Sam Firstenberg: Biography
by Will Taylor and Müge Solak
"My pleasure comes not only from the final product, but also from the process of creating the film. Coming up with solutions
for the myriad of problems which arise daily gives me great satisfaction and makes each day interesting." Sam Firstenberg
Firstenberg directs Adolfo “Shabba-Doo” Quinones and Lucinda Dickey in Breakin’ 2: Electric Boogaloo (Photography
Sam Firstenberg was born in Poland in 1950 and migrated with his family from a war-ravaged Europe to Jerusalem, Israel. His
upbringing was not influenced by European traditions, as he was fully immersed in Israeli culture. As a young boy he was introduced
to American film at his local neighborhood cinema, where he developed an intense fascination for visual storytelling. However,
he wasn’t able to initially pursue his interest in film because Israel didn’t have any film schools and the industry
was still underdeveloped. Instead, he went on to study electrical engineering, but abandoned the profession after fulfilling
his military obligations in 1971. His passion for Hollywood cinema prompted him to migrate to America to enroll in film school
at Columbia College Hollywood. There he befriended the Israeli producer that offered him his first role as director for the
film Revenge of the Ninja. Overall, filmmaking enabled Sam Firstenberg to transition into American society, as it provided
him with numerous opportunities to learn, interact, and network with many people from diverse cultural backgrounds.
Did you have any background in cinema before you migrated to America?
Despite not having traditional access to film school or training, Sam Firstenberg still vividly imagined the possibilities
that film could provide. That motive fueled him to migrate to America to receive formal training and be in close proximity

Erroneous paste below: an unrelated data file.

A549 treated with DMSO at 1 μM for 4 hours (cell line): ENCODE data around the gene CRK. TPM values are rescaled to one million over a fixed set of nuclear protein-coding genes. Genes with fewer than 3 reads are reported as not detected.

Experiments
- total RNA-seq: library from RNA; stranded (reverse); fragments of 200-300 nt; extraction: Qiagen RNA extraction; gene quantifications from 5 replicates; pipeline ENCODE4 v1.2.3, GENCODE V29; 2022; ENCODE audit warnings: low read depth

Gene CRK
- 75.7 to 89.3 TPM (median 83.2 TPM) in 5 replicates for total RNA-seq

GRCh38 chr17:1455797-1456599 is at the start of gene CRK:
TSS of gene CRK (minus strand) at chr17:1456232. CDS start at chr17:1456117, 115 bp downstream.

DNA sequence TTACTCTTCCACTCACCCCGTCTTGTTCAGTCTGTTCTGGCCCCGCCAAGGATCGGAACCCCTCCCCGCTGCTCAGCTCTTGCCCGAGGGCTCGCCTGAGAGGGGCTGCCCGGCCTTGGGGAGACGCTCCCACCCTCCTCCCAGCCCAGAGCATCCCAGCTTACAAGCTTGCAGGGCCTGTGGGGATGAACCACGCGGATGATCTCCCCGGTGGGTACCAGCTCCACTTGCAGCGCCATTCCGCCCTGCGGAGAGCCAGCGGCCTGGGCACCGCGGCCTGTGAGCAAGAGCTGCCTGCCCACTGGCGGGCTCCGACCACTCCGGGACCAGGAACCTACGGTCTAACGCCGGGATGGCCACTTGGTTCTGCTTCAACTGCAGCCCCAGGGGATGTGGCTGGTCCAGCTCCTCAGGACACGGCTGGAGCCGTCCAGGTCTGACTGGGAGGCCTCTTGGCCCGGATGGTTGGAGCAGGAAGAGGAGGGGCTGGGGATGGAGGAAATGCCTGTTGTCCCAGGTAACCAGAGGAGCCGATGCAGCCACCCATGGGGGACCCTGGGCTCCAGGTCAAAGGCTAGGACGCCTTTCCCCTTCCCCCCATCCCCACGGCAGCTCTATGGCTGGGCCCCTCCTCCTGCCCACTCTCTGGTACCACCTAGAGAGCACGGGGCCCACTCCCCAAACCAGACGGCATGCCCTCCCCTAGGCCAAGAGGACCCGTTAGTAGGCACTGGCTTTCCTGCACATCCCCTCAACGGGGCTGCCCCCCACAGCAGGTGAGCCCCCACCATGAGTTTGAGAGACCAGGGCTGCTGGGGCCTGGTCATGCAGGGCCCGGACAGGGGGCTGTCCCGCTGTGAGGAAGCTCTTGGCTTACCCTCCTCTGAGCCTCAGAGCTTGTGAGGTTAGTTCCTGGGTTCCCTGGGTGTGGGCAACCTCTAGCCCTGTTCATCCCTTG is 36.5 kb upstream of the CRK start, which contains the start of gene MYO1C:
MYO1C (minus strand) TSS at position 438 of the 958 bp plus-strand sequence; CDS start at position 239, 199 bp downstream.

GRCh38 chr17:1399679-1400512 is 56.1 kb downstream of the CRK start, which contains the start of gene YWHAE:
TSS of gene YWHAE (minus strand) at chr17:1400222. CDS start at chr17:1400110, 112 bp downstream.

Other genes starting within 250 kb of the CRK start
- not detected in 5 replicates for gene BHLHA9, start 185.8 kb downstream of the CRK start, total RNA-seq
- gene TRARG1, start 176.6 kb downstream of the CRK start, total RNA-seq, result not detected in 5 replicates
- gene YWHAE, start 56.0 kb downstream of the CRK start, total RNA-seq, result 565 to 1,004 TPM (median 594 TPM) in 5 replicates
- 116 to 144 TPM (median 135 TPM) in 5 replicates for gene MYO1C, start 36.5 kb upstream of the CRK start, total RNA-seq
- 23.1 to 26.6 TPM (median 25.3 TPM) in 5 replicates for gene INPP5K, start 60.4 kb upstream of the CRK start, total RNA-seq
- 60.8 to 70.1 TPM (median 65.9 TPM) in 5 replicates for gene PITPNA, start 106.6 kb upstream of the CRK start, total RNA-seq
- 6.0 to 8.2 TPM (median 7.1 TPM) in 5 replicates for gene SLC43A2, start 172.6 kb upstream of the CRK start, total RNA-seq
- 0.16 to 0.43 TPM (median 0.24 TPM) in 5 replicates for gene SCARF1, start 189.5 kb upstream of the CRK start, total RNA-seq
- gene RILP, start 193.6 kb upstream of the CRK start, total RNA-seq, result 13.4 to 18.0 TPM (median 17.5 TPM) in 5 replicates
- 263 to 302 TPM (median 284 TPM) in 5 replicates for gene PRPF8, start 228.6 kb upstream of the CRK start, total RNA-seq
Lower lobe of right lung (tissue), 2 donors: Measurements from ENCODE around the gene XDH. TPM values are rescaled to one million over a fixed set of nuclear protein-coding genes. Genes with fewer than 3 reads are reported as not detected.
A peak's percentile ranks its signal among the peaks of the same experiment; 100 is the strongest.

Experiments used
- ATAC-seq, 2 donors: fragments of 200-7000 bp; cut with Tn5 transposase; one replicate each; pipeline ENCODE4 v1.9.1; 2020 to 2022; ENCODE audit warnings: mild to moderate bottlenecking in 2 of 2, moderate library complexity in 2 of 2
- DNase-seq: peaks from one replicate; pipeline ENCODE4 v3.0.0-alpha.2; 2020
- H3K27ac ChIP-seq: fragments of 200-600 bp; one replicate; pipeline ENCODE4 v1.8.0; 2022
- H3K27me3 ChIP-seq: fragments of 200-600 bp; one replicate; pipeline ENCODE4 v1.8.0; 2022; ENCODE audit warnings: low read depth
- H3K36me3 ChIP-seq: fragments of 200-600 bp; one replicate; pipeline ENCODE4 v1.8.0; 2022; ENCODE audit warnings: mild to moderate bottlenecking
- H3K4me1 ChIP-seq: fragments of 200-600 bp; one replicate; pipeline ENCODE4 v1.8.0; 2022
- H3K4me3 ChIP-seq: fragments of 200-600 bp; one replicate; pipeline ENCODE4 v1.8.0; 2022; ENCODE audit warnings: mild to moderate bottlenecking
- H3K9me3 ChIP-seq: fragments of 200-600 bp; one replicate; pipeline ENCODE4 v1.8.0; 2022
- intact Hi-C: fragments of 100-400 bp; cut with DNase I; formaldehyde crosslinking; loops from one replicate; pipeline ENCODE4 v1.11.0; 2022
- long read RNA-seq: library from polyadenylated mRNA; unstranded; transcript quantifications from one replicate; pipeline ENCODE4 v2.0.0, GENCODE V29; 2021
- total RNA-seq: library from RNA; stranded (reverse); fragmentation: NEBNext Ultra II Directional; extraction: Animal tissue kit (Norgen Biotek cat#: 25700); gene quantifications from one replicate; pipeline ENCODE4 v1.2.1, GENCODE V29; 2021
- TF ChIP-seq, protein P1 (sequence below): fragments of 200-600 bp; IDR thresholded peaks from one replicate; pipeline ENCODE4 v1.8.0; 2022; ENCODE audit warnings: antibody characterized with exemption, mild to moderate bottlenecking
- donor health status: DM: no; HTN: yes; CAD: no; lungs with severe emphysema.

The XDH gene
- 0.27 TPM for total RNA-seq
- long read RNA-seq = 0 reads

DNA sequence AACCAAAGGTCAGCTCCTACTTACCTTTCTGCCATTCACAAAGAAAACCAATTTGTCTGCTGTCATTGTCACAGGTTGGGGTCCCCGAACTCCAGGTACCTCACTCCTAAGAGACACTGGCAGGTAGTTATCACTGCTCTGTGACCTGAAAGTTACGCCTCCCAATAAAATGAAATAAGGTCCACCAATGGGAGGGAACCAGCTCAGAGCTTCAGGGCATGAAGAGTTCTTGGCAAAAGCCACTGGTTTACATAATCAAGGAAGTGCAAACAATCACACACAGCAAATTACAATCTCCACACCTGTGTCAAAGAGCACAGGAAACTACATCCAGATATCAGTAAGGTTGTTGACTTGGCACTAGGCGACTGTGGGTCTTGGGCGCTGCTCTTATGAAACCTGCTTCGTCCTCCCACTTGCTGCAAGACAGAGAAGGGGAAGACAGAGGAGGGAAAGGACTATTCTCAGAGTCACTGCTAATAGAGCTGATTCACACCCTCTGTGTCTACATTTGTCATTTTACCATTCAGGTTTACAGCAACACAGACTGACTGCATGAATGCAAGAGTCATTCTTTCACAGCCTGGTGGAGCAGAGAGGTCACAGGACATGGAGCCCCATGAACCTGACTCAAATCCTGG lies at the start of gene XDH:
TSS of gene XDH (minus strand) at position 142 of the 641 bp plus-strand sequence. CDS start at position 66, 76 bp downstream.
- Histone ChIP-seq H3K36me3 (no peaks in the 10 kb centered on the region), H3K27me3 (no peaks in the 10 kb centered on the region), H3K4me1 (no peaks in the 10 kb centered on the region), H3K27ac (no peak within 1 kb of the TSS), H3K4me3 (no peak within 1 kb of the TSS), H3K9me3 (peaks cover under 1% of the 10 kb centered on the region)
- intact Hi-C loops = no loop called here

to Hollywood, the world’s most influential film industry during the 70s.
Why did you move back to Israel after graduating from a film school in Hollywood?
Firstenberg always wanted to be a part of the film industry in Israel, so after graduation, he relocated back to Israel to
work as an assistant director for Menahem Golan.
You mentioned that you studied electrical engineering in Israel, how did you become interested in cinema?
There was a neighborhood cinema which Firstenberg made frequent visits to. There he saw how a group of people without any
obvious connections could unite on an emotional level. Since movies never disappointed him and always found a way to create
a synergy, he was intrigued and also enamored by them. These visual stories made him go to the theatre repeatedly, and affected
his taste in cinema. There he got acquainted with Hollywood and perceptions of American culture.
What types of movies were screened in your neighborhood cinema?
Were your parents supportive of your decision to migrate to USA?
Firstenberg elaborates on the complexity of embarking on a creative career without his parents having the necessary understanding
to believe in his visions. However, they didn’t forcefully intervene and attempt to alter his unanticipated decision.